A Shropshire university college can make a strong claim to being the most sustainable higher education establishment in the country.
Harper Adams University College installed the world’s first indirectly fired micro-air turbine biomass combined heat and power generator, fitted a PV array on a hall of residence, uses electric vehicles on site, is one of the smallest institutions to achieve Carbon Trust standards and has two BREEAM-rated buildings.
And it has just installed an anaerobic digester which once up and running next year is expected to supply most on-campus electricity.
Harper Adams comprises 66,000 square meters and has 3,000 people on site, of which 700 are residents. It specialises in agricultural courses and energy manager Paul Moran says its sustainability success is born out of “the mindset of typical farmer thriftiness to protect our resources”.
Mr Moran is keen to point out that the university college’s success owes more than just fitting a few bits of eco-kit.
“It’s more than just energy,” he said. “It’s an ethos: a mindset. It’s all about culture change. The technology will make savings on its own but you cannot underestimate the impact of engaging with staff and students.”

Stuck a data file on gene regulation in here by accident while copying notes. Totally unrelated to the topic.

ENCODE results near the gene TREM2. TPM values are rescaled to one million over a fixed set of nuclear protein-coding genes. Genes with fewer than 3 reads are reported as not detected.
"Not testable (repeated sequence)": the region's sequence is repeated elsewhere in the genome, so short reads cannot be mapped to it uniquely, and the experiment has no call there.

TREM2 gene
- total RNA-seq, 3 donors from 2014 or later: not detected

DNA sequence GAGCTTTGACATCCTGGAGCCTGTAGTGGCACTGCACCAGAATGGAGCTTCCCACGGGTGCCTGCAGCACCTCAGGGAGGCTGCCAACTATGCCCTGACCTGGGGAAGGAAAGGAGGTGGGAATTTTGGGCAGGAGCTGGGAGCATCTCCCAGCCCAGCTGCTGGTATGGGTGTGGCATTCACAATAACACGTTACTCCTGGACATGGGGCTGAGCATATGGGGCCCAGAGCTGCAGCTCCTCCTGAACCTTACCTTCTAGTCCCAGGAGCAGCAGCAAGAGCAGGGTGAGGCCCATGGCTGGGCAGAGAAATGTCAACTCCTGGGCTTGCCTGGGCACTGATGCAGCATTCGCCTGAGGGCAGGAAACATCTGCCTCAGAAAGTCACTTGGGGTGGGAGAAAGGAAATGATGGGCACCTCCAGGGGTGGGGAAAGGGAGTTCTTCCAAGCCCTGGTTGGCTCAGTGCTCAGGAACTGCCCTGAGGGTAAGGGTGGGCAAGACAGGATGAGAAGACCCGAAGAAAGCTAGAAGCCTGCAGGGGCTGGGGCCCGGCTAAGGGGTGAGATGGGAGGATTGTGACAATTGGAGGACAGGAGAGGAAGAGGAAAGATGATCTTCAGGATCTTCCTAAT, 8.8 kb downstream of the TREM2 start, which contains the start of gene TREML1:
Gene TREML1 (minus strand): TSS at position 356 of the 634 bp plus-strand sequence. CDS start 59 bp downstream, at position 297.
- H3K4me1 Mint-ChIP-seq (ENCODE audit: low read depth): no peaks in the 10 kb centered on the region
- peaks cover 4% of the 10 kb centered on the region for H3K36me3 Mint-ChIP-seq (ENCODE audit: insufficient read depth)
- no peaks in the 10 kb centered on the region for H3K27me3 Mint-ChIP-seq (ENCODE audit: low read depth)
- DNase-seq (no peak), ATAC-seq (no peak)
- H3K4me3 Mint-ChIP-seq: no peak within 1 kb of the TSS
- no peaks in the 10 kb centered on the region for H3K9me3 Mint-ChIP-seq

He added that “very few of our students knew what a kilowatt-hour was, but one hall of residence cut its energy use by 46% once they were made aware of energy savings”.
So successful is Harper Adams that its energy use is almost closed-looped: “We are gathering our own electricity which is being used to charge the electric vehicles which are used to collect recycling,” said Mr Moran.
And once the 500KW anaerobic digester is up and running in March, food waste from the kitchens will go into it to provide power. “We will save 15,000 tonnes of CO2 a year,” stated Mr Moran. “This will make us more-than carbon neutral.”
Not bad for what Mr Moran describes as “a small rural outfit from Shropshire”.